I hope that the words used there were slips of the tongue and do not represent the considered convictions of the Labour and Conservative leaderships respectively. As a small "u" unionist, I have never claimed myself to be wholly impartial, but I do not think that any impartial historian would agree that individuals place bombs in a bus station, blowing a dozen strangers to pieces, or drill through the knee-caps of their co-religionists, merely because they suspect that someone slightly less qualified than themselves has unfairly been promoted over their heads.

We should remember the refusal of the nationalist leadership in the north to accept the authority of the state, the sustained bellicosity of De Valera and the Republicans in the 1920s and much of the 1930s; the subsequent irredentist claims in the 1937 Constitution; and the massive ethnic cleansing that took place in the south between 1920-25, leading to the expulsion of at least 105,000 people, most of them unionist civilians but many of them Catholics who had served in the Royal Irish Constabulary, the British Army or the Royal Navy. No impartial historian would deny that these factors have contributed to a very substantial extent to fear and tension in the north, paving the way for the subsequent violence later on.

More than 29 years ago, on the 12th September 1969, in the wake of the Cameron Report, the Times commented:

    "The grievances--though real--are towards the bottom of the scale of human injustices--and are not getting worse."
Indeed, some of those injustices, such as the restrictive local government franchise--which was no different from that pertaining in England and Wales up until 1945--had already been rectified by the Stormont Government, and other reforms followed on swiftly afterwards. So not for a quarter of a century has the small degree of discrimination remaining objectively justified as much as a broken finger. But cultural and national antipathies and suspicions, once aroused, have their own momentum.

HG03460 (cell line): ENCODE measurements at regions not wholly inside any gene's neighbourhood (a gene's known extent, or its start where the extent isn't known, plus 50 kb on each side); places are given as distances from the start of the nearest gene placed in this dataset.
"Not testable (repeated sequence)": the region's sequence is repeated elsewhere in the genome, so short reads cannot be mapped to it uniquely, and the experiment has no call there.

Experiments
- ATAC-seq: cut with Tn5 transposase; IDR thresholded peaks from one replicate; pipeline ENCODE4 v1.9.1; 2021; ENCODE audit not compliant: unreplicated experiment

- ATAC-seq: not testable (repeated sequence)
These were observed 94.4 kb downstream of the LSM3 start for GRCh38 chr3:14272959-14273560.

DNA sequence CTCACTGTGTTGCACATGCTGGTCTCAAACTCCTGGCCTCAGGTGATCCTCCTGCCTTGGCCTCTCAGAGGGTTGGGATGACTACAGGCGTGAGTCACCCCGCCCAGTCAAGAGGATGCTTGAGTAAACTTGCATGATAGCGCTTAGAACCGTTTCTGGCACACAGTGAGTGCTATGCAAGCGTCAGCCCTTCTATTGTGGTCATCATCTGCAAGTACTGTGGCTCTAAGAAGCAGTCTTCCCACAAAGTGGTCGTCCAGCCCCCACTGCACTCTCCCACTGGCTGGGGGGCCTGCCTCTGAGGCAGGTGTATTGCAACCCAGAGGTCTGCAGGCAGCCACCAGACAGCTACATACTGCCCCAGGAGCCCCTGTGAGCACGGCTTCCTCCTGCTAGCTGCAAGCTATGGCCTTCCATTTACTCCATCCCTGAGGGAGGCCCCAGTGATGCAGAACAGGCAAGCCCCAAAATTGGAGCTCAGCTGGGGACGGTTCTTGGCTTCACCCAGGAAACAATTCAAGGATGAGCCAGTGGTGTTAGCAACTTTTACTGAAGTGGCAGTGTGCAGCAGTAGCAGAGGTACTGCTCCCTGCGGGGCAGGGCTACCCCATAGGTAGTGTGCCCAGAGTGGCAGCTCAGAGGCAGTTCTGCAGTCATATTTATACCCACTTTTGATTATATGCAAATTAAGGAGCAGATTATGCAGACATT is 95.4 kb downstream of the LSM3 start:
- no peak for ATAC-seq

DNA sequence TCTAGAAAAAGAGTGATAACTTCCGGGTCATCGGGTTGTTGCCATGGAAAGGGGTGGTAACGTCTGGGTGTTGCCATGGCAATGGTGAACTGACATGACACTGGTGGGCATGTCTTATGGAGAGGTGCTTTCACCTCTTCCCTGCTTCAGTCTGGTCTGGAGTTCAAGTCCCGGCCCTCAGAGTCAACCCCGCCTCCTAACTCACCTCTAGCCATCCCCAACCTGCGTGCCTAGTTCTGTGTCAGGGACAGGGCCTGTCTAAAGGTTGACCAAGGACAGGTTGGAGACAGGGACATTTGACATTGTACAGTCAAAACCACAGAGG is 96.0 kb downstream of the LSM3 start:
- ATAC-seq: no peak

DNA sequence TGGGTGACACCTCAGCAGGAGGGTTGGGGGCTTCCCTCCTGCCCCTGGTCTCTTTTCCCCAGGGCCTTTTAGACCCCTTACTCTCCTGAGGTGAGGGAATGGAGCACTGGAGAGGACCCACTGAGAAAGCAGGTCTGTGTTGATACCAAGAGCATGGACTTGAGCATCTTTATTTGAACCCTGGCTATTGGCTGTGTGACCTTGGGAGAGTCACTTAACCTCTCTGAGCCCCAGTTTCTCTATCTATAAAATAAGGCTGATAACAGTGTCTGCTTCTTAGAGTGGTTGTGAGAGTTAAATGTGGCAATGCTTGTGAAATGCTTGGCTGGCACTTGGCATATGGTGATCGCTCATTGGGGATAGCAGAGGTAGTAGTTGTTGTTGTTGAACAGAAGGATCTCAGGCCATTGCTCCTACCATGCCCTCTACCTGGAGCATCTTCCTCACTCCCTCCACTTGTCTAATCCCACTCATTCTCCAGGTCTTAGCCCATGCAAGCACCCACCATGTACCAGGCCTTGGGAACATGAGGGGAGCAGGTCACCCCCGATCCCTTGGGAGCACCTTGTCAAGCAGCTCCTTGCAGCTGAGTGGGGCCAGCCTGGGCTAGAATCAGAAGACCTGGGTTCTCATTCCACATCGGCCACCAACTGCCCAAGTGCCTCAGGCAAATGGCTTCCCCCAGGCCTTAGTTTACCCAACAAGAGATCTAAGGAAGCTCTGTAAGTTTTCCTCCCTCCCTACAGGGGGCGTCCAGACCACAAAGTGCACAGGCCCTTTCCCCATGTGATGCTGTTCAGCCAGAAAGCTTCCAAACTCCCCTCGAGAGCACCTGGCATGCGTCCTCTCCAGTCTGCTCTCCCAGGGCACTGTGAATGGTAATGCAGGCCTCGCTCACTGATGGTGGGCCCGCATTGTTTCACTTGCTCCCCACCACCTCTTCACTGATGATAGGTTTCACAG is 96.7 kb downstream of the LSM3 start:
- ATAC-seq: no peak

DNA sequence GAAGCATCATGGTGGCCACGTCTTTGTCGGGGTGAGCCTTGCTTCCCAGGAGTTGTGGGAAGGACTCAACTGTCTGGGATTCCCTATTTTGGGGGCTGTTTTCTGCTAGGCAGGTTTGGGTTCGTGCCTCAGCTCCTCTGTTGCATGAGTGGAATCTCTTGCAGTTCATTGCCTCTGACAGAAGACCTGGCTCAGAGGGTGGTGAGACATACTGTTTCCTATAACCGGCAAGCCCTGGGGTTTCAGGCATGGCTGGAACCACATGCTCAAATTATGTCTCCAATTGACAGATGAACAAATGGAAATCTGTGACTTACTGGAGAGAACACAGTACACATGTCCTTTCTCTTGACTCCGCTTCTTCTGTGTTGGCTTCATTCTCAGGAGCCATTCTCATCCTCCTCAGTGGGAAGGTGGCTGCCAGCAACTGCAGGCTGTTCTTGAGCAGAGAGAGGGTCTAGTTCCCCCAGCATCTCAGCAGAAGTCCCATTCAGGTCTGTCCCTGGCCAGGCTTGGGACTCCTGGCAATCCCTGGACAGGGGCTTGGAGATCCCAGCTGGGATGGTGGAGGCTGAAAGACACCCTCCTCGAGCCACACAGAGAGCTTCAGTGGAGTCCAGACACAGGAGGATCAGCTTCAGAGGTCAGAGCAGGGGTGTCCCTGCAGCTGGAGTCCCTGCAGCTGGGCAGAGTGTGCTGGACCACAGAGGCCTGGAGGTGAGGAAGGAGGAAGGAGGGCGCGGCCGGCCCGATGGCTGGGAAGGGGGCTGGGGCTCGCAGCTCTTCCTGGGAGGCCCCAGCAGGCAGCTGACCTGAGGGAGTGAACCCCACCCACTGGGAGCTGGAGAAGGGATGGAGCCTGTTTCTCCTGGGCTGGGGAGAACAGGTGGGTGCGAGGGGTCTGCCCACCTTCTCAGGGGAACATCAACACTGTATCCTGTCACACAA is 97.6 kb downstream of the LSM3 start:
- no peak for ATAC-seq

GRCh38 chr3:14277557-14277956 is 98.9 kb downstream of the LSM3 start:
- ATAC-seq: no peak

I hope, on reflection, noble Lords will agree that it is inadvertently playing into Sinn Fein's hands to suggest that almost 3,500 people have been killed, and thousands more have been knee-capped and otherwise maimed for life, because of some wholly unprovoked

17 Nov 1998 : Column 1232

minor discrimination like jumping a council house queue that took place more than 25 years ago. I hope they will agree that green fascism, as it is called, and other less extreme forms of national sentiment on both sides of the divide are at least as responsible for the violence and probably much more so.

9.30 p.m.

Lord Dubs: My Lords, I should make it clear that my noble friend Lord Williams of Mostyn is very busy at the moment dealing with the consequences of an earlier vote in this House. Perhaps I may also say that I am absolutely certain that he and I--and I am sure I can speak for the noble Lord, Lord Cope--would utterly condemn without reservation every single death, shooting and other injury that has been caused by terrorists in Northern Ireland. I say that without reservation and without equivocation.

Perhaps I may deal with the point raised by the noble Lord, Lord Cope, about decommissioning. The Government's view is that decommissioning is an integral part of the agreement. It is an obligation that must happen; and the question is not whether it is to happen but simply when. The only way to achieve decommissioning is by the full implementation of all aspects of the agreement by all the parties, including the Government. In taking this Bill forward, the Government have moved substantially in fulfilling their part of the agreement. We ask all other parties to the agreement to fulfil their parts.

On Question, Bill passed, and returned to the Commons with amendments.